Krav Maga and Karate both focus on one strike moves or one technique moves to escape positions. Even in the rules of Karate competitions, after one player scores a point (a punch or kick), the referees restart them from a neutral position. Krav Maga uses arm blocks for punch defenses, single punches, and simple joint manipulation techniques to ‘disable’ your attacker. The problem is that, often a single block does not guard the full weight of a punch, and it certainly does not block several punches in a row. Similarly, in no way will a defender need only one punch to disable their attacker. Krav Maga was also developed for self-defense from the Israeli army, and does not have any high level competition in the sport to show how the moves work when two people have an incentive to win and a natural way to test and improve moves.
Many people unfortunately believe that their one-punch-move or wax-on-wax-off arm block will keep them from real harm. And many programs unfortunately lead them to believe this. I will say though, that Krav Maga does teach students how to defend against knives and guns, which MMA does not.
Krav Maga Higlight Video- notice that all exchanges are comprised of just a few moves.
Let’s compare the sport of MMA. Take the rules of competition. Opponents have a set number of rounds with a set number of minutes. What happens in between the bells is a sort of free for all, fighters can use whatever moves they want to win, which can happen by knockout, submission, or by having more points than the other at the end of the fight if the first two don’t occur. There is no stopping in between rounds to break up a fight (unless someone is stalling in a position too long or there’s an illegal move), and fighters are forced to get through the round and win no matter what damage they incur, and how many times they have hit or been hit (unless they tap out or are too hurt that the referee stops the whole fight - a TKO).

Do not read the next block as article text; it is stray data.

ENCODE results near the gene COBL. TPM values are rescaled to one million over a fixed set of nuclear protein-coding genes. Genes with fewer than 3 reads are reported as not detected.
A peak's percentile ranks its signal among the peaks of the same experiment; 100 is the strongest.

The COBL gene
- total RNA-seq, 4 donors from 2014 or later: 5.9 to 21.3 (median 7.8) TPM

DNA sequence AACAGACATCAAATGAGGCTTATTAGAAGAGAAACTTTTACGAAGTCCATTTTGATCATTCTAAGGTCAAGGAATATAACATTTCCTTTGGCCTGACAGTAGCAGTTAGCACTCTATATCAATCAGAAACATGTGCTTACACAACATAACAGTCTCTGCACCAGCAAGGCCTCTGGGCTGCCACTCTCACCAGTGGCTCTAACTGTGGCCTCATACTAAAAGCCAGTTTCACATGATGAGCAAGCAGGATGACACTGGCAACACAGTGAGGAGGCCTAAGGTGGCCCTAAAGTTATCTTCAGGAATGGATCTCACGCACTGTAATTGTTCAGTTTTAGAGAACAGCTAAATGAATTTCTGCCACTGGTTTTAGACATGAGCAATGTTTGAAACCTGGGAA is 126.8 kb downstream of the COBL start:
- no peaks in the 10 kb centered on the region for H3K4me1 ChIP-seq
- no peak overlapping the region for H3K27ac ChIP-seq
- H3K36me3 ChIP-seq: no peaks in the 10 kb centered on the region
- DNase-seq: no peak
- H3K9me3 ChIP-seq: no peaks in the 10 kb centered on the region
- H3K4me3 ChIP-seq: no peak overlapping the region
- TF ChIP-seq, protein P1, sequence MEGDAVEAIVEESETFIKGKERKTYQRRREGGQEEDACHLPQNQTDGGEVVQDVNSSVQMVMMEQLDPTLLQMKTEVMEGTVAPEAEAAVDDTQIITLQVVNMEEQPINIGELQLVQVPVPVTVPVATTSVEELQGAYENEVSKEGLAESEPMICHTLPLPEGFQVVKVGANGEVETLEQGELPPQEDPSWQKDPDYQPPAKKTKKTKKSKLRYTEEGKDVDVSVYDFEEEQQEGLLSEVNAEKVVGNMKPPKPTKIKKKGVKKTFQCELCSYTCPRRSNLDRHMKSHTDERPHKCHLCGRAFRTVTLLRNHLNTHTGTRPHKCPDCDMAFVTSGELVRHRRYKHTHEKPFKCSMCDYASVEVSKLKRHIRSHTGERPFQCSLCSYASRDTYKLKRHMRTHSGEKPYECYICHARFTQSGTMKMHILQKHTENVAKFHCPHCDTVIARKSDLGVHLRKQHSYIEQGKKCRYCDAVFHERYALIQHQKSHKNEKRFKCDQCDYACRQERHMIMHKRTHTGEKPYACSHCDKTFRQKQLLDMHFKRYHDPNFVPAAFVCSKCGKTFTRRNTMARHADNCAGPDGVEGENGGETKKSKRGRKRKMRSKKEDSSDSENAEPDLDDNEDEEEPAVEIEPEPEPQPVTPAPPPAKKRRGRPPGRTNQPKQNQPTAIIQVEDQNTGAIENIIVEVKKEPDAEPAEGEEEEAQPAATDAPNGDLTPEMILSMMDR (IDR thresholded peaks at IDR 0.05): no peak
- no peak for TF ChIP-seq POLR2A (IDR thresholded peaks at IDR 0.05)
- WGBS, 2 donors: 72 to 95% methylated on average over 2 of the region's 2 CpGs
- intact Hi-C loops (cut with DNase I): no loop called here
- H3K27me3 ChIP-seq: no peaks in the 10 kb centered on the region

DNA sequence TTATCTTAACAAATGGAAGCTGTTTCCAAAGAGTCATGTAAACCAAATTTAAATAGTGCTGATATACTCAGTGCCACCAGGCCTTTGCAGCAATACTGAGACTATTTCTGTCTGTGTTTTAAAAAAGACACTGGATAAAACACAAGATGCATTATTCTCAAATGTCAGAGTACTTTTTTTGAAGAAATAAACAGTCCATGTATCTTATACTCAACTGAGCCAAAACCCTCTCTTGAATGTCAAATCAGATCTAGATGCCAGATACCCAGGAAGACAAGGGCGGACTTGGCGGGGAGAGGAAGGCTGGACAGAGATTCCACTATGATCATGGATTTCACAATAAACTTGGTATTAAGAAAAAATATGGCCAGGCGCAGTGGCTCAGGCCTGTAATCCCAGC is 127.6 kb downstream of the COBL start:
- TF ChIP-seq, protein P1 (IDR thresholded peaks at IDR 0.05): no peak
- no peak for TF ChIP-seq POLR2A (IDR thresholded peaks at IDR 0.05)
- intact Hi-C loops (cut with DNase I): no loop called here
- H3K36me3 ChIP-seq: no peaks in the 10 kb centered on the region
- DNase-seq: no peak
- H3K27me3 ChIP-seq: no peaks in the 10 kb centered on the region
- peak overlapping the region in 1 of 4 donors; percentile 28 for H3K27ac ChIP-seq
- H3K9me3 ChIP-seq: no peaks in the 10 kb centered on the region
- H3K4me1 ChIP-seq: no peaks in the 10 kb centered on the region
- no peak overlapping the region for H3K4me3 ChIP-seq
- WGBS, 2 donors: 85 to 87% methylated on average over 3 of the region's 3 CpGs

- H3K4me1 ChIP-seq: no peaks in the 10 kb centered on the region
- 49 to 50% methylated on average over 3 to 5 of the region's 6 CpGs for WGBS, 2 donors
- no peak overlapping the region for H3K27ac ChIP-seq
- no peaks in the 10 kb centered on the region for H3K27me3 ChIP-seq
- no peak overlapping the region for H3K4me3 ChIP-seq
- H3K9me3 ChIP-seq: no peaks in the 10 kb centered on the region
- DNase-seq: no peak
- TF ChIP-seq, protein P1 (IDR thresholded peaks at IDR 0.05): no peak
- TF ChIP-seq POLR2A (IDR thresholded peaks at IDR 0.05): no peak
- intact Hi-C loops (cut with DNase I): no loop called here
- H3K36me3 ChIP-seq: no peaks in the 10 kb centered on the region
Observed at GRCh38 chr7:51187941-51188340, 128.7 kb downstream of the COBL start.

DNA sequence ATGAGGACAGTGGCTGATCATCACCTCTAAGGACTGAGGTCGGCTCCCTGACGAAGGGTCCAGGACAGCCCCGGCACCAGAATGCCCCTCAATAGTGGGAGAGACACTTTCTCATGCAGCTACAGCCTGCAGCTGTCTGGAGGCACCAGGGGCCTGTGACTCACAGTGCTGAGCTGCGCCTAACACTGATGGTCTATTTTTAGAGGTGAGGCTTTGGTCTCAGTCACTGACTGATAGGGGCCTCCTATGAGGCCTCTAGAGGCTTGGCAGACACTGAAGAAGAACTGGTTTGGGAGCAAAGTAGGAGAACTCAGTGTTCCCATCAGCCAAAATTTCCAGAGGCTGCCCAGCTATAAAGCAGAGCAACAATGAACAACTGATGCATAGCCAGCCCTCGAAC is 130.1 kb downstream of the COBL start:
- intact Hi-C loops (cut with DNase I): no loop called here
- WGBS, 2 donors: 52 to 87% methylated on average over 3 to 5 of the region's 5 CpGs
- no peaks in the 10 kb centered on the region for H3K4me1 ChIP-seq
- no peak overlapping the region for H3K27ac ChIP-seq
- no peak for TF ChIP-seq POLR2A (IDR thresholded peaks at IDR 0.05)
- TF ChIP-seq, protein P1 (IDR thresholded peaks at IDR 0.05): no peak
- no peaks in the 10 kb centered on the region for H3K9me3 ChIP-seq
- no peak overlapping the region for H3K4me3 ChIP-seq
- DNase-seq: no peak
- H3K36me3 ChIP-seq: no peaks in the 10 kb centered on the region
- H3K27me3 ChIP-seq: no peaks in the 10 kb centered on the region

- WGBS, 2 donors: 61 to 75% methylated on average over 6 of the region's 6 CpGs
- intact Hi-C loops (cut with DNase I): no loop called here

The rules and general format of MMA is much more applicable to a street attack. There’s no referee to stop it after one hit, and you are forced to use a continuous string of moves from multiple different levels (standing up, holding onto each other, and on the ground) to ensure your survival. In wrestling, and BJJ, students learn strings of moves, meaning ‘when this doesn’t work, you switch to this, then this, then this’. Kickboxing does the same. The ability to switch your attack under pressure when the first try doesn’t work is very important for self defense, and it’s an importance that is ignored by many traditional martial arts based self-defense systems.
The competitive nature of the sports
As mentioned above, there are differences in the rules of each sport when performed competitively. Watching a sport in live competition shows a lot about it’s effectiveness. It might seem like any sport is effective when two opponents are limited to only using sport-specific techniques. In MMA however, fighters are allowed to use any techniques from any martial art available - whatever gets them the win and improves their performance. Still, fighters use mainly wrestling, kickboxing, and BJJ to win fights.
This certainly says something about the sports real life effectiveness compared to other limited martial arts, especially considering that MMA fights are the closest legal competitions to street fighting that the world has. Fighters have significant interest in winning a fight in the UFC, and face serious risks and consequences should they get beaten up, so there is a reason they use the techniques that they do.
Isaac Brekken/Associated Press